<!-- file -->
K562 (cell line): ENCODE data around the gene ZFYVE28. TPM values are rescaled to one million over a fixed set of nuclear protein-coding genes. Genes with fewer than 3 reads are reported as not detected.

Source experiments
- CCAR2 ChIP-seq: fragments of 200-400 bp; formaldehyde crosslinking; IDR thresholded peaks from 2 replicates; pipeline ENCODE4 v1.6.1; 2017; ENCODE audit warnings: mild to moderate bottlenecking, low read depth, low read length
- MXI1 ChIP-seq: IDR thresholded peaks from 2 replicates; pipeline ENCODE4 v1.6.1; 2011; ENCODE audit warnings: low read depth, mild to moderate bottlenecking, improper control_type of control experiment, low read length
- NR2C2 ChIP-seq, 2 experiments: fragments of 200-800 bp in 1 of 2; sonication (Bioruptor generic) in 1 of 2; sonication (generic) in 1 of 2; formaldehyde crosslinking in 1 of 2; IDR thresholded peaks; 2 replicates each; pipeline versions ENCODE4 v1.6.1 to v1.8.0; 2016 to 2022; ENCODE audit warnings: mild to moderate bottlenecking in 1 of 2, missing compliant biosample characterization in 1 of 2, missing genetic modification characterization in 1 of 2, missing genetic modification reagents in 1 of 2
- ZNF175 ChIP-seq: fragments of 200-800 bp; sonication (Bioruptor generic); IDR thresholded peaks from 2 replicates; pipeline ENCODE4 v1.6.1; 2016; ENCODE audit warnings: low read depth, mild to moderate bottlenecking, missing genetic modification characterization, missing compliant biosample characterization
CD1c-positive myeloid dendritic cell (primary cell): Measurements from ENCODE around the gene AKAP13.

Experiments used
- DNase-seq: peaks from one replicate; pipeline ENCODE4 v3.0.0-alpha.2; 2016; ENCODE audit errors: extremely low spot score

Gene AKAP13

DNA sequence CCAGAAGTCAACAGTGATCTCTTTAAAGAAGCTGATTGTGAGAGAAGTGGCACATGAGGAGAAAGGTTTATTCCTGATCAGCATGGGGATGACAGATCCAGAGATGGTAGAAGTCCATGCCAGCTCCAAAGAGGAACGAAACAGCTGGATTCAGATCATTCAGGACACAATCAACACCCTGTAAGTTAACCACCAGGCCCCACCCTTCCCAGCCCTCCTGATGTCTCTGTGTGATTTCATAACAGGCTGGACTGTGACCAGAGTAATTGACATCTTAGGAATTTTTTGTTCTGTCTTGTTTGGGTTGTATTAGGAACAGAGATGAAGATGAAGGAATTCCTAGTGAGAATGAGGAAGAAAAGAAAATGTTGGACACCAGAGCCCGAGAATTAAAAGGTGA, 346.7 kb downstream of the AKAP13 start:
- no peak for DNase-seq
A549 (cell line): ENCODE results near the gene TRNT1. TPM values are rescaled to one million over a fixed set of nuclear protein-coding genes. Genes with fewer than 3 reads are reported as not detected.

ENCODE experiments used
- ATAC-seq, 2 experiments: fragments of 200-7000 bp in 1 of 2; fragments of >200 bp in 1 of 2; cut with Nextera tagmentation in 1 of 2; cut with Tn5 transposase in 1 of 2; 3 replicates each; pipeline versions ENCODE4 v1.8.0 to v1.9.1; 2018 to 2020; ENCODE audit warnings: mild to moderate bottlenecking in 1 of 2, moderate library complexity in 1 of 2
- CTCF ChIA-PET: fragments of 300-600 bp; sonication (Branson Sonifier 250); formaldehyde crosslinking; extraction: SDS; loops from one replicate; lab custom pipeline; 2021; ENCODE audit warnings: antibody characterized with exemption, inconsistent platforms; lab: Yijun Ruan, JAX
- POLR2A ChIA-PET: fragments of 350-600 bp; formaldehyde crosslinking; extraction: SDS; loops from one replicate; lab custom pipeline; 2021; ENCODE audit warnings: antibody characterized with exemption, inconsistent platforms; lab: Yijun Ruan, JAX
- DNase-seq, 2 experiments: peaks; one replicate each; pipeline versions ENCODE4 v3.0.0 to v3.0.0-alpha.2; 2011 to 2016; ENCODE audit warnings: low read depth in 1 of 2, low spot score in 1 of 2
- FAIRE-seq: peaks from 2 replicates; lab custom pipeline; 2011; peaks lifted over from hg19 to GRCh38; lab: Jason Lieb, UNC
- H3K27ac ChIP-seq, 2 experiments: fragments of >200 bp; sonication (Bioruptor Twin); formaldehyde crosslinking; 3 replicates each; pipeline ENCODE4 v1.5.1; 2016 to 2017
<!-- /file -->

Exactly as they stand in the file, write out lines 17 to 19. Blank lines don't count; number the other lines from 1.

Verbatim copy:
- POLR2A ChIA-PET: fragments of 350-600 bp; formaldehyde crosslinking; extraction: SDS; loops from one replicate; lab custom pipeline; 2021; ENCODE audit warnings: antibody characterized with exemption, inconsistent platforms; lab: Yijun Ruan, JAX
- DNase-seq, 2 experiments: peaks; one replicate each; pipeline versions ENCODE4 v3.0.0 to v3.0.0-alpha.2; 2011 to 2016; ENCODE audit warnings: low read depth in 1 of 2, low spot score in 1 of 2
- FAIRE-seq: peaks from 2 replicates; lab custom pipeline; 2011; peaks lifted over from hg19 to GRCh38; lab: Jason Lieb, UNC